On July 17, the Inter-American Commission on Human Rights (IACHR) granted precautionary measures to Maury Carolina Carrero Mendoza, who had been arbitrarily detained on April 2 in Venezuela for her alleged connection to an advisor to National Assembly President Juan Guaido. Carrero was arrested at her home by members of the counterintelligence division of the Venezuelan army, who detained her without a warrant; her whereabouts are still unknown, and she has been denied access to lawyers and family members on the grounds of COVID-19 restrictions. These circumstances constitute an enforced disappearance – recognized as a crime against humanity – and Robert F. Kennedy Human Rights and Foro Penal filed a request on June 2 for urgent precautionary measures on Carrero’s behalf.
Enforced disappearance is frequently linked to torture and cruel, inhuman, or degrading treatment, or even death, and the IACHR found that, based on the facts alleged, Carrero faced a grave risk of imminent irreparable harm to her rights to life and personal integrity. The IACHR requested, that Venezuela adopt the measures necessary to protect these rights, to inform them whether she was in state custody and the circumstances under which she was detained – or at least to describe the actions taken to find out – and to investigate the circumstances of her arbitrary arrest and disappearance.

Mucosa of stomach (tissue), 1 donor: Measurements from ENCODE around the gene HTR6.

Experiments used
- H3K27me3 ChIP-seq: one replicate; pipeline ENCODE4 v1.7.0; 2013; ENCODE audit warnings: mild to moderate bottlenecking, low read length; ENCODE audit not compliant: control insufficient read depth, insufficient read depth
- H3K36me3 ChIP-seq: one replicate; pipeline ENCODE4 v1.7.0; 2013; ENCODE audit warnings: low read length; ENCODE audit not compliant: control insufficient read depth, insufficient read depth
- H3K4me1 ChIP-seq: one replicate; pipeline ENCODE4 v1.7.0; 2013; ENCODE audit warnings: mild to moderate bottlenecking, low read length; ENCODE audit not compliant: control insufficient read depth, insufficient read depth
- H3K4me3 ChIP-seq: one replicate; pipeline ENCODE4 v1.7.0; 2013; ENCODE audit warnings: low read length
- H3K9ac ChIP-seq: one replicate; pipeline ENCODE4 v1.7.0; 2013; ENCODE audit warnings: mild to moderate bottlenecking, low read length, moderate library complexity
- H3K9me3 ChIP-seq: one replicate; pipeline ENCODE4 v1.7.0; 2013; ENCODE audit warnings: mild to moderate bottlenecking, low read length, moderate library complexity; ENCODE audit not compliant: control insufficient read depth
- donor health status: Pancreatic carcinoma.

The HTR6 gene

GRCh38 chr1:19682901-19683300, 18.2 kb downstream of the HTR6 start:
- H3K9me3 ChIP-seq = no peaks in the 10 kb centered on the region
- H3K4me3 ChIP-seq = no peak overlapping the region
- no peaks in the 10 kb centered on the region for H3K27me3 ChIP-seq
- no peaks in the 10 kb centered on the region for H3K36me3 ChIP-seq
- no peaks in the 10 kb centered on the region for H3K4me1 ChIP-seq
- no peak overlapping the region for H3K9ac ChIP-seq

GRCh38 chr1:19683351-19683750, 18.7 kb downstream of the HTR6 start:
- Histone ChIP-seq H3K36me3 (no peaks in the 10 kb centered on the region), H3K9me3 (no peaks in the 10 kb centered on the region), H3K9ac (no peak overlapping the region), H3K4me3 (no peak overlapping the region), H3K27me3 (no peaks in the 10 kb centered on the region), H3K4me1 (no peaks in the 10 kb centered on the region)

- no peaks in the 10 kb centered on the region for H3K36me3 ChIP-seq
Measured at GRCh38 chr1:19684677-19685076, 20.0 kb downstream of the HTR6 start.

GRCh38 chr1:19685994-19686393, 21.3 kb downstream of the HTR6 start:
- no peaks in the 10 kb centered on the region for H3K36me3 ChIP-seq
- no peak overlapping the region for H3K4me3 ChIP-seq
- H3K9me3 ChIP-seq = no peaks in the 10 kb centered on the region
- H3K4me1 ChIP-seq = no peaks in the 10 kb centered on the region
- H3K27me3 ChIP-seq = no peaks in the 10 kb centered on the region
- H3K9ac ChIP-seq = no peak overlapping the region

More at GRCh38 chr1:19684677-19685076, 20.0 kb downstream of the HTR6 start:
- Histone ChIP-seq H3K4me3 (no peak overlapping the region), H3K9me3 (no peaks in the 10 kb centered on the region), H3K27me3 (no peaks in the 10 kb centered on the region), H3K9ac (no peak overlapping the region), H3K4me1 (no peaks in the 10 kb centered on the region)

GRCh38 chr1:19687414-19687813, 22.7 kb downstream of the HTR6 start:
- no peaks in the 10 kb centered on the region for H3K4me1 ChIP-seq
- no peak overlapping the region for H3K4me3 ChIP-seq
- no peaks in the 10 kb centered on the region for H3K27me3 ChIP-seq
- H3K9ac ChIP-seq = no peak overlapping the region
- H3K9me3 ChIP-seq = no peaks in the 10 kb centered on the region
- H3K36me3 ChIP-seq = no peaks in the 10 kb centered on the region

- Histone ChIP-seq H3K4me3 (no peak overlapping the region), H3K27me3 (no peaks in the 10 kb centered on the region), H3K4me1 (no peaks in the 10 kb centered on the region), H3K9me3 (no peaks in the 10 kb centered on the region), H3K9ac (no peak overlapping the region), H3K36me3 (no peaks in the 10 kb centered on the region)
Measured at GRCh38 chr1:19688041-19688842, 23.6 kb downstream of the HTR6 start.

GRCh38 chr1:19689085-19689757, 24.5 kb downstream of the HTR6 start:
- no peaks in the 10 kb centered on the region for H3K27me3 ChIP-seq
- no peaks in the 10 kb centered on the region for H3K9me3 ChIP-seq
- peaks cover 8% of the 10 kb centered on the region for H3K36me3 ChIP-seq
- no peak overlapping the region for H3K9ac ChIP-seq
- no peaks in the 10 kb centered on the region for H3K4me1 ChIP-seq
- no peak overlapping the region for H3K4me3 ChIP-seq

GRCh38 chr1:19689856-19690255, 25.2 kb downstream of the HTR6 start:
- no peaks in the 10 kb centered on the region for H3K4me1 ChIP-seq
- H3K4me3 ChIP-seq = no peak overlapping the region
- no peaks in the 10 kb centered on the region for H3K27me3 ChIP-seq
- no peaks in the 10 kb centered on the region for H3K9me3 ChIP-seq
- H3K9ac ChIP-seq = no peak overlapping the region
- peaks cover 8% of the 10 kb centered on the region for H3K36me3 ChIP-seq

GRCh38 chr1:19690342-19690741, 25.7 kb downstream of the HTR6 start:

The practice of enforced disappearances is widely recognized as one of the worst human rights violations and must be eliminated. Robert F. Kennedy Human Rights welcomes the Commission’s decision and calls on the government of Nicolas Maduro to release the whereabouts and condition of Maury Carrero and allow her access to a lawyer and communication with family.
To learn more about the practice of enforced disappearance in Venezuela see our recent report.